The new coalition government would be foolish to scrap England’s social work reform programme in order to save money, the chair of the reform board has said.
Moira Gibb today told Community Care Live that people were understandably concerned about the future of the Social Work Task Force recommendations, which the previous Labour government accepted in December 2009.
“I know people are keen to ensure that we have security about the work that we’re doing will carry on progressing. I don’t have that,” Gibb said.
Chancellor of the Exchequer George Osborne will outline £6bn in spending cuts next week.
The government has yet to commit to supporting the 10-year plan to overhaul social work in England, but Gibb urged ministers to recognise the widespread consensus in the sector in favour of the reforms.
“We’ll have to wait and see what the new ministers with these responsibilities think,” said Gibb, chief executive of Camden Council.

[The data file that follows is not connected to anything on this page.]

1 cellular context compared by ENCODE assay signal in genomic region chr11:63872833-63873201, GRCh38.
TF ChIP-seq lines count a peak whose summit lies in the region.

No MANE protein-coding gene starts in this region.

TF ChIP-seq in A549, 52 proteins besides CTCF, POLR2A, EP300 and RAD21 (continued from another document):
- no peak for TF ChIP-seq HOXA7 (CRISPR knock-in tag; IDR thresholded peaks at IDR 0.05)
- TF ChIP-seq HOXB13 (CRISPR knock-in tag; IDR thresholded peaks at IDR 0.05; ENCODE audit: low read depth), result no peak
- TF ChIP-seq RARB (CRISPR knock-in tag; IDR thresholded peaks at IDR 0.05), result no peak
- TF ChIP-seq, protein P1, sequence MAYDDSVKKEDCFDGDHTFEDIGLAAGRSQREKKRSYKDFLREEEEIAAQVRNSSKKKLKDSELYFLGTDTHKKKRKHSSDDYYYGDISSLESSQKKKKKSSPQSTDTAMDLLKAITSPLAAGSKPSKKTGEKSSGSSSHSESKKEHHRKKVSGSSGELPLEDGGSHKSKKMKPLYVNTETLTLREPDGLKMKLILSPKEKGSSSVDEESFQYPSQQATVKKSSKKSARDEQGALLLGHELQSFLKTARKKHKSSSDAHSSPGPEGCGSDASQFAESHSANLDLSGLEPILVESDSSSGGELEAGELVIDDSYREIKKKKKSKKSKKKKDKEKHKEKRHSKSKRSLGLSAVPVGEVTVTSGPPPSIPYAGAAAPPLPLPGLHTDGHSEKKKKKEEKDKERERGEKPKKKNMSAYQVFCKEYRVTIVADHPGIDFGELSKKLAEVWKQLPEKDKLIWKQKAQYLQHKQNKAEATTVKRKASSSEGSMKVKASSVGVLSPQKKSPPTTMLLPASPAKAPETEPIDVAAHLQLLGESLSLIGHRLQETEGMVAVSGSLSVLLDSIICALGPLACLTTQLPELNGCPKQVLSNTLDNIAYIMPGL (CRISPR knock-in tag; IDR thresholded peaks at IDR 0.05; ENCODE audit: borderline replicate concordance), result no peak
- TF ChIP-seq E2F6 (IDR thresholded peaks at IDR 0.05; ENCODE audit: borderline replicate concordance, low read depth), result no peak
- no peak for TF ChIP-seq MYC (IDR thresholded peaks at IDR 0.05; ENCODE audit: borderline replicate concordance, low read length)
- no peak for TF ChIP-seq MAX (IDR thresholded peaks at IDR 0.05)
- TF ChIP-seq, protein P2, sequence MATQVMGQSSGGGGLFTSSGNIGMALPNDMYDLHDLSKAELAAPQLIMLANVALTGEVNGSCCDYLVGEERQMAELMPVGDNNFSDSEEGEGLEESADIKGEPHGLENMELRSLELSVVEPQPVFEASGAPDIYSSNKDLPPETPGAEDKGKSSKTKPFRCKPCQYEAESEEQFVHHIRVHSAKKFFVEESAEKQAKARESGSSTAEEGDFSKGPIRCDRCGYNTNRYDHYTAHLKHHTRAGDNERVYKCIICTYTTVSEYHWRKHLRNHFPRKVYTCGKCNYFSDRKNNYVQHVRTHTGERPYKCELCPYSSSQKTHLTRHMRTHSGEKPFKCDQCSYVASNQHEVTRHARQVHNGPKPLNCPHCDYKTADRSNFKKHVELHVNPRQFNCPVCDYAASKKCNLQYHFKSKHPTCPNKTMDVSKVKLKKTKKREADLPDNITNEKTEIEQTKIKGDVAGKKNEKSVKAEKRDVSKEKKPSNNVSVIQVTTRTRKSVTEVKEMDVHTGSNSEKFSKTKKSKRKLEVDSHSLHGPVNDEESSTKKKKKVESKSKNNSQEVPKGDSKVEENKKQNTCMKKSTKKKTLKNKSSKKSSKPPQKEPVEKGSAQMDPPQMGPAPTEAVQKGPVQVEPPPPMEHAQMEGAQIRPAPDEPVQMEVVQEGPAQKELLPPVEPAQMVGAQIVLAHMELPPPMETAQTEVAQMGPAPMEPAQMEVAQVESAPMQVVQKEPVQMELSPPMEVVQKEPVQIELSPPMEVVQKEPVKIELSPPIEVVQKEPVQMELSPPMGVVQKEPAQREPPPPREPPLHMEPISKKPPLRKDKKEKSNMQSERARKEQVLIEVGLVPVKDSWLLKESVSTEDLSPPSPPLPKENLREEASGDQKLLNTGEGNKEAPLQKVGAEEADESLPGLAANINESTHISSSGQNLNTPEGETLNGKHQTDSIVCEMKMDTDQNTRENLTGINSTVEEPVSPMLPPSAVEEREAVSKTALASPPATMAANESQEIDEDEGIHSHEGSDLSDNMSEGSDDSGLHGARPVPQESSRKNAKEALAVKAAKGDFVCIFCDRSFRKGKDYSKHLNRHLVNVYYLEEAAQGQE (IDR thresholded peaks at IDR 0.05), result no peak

“But there’s a momentum,” she added, urging social workers to build on this. They could have their say on the proposed national college of social work and other aspects of the reforms to improve training, conditions and the status of the profession.
“If we get enough momentum, a politician would have to think not just twice but three times about whether they would want to stop and start again.
“This [reform programme] is good enough to be getting on with – it has mapped out a better future for social work in this country.”
Jo Cleary, co-chair of the Association of Directors of Adult Social Services’ workforce development network, said: “It’s important that the reform programme doesn’t get lost in the new government.”